Um.. where's your face, Dutch?
So I was trying to practice shooting from the hip while on a walk yesterday -- something I really suck at. I always think I'm aiming the camera in the right spot but I never am, or if I get the subject in the view then they're out of focus. Yesterday my girlfriend and I were on a walk when I saw a woman with a couple dogs and I thought they'd be a perfect practice shot. I dropped my camera down to my side and tried to photograph one of the dogs as we crossed the street. I looked at the screen -- rats... just a blurry dalmation head and an in-focus car off in the distance.
I turned to my gf and said, "I really should just quit trying to do this," and right when I finished my sentence I heard the woman walking the dogs say, "Are you trying to shoot from the hip with my dogs?"
Caught! I turned around and said, "Well, I'm trying but it's really not working." I held up the camera in an offer to show the images, just to kinda prove I'm not a creeper. She was smiling (thankfully because some people aren't necessarily thrilled when they catch you trying to take their photo) and she gave me a serious surprise by saying, "Do you want to try it again? I'm a photographer too and I shoot from the hip a lot."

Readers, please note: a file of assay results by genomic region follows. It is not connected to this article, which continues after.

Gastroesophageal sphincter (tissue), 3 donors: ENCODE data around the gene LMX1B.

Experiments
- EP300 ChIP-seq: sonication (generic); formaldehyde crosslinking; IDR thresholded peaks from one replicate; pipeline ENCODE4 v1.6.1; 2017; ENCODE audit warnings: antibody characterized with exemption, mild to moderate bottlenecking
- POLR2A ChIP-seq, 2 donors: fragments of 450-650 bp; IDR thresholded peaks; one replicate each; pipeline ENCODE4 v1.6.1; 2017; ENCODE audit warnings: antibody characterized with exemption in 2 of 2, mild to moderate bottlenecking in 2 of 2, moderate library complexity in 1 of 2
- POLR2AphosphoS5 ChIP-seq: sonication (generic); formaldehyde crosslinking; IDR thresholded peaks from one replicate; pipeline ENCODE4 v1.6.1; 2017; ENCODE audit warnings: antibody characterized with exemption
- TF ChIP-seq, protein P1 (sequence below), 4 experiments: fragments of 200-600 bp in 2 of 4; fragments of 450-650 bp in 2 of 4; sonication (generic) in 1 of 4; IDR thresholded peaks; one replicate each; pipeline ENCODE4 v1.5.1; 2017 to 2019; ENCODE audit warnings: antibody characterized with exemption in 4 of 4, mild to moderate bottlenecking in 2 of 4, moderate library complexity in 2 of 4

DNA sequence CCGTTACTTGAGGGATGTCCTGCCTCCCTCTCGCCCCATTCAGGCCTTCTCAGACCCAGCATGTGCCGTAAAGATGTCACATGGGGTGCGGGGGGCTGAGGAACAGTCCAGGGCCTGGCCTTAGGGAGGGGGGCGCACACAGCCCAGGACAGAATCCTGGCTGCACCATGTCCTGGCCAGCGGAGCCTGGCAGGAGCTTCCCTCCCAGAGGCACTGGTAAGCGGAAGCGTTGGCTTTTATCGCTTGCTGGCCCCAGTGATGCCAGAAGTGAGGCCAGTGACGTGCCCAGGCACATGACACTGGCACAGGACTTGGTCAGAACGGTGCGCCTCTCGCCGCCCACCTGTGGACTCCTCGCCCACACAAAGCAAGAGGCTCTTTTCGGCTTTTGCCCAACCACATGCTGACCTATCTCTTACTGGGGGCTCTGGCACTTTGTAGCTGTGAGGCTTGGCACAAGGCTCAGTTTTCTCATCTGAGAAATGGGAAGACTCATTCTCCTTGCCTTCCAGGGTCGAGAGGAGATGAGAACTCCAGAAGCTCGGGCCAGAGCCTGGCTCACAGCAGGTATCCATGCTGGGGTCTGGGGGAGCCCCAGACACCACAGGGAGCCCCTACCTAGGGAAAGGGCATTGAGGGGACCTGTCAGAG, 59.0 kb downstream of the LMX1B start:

My gf just started cracking up, but I got excited. How randomly wonderful that the person whose dog I was trying to sneakily photograph a) caught me and b) wants to give me pointers about doing it better!
The woman's name is Amanda Bradshaw and she is a dog photographer. You can tell by her work on Frolic Photography that she is extraordinarily good at what she does. She's also really great at giving pointers on shooting from the hip. First, I had my settings all wrong -- I was using settings that are great for aiming at something, but not great for trying to capture whatever lands in front of the camera at a moment's notice. I also had a 50mm lens on which happened to be on the camera when I left the apartment for my walk, and she noted that switching to my 17-55mm lens would give me a much higher success rate.
It was a great, odd experience and I couldn't be happier that someone called me out on shooting from the hip. Not only is Amanda's attitude inspiring -- she actually ditched the person she was talking to on her cell phone to stop and give me pointers -- but so too is her dog photography. Looking through her website shows me how much I have to learn in my own dog photography, and it got me excited both to practice more with dogs. And of course, she also inspired me to keep chugging along at practicing shooting from the hip.